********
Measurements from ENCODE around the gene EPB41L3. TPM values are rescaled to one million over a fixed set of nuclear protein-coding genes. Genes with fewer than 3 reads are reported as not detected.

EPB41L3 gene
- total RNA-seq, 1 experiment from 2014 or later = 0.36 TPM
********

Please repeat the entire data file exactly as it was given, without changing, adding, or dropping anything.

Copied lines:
Measurements from ENCODE around the gene EPB41L3. TPM values are rescaled to one million over a fixed set of nuclear protein-coding genes. Genes with fewer than 3 reads are reported as not detected.

EPB41L3 gene
- total RNA-seq, 1 experiment from 2014 or later = 0.36 TPM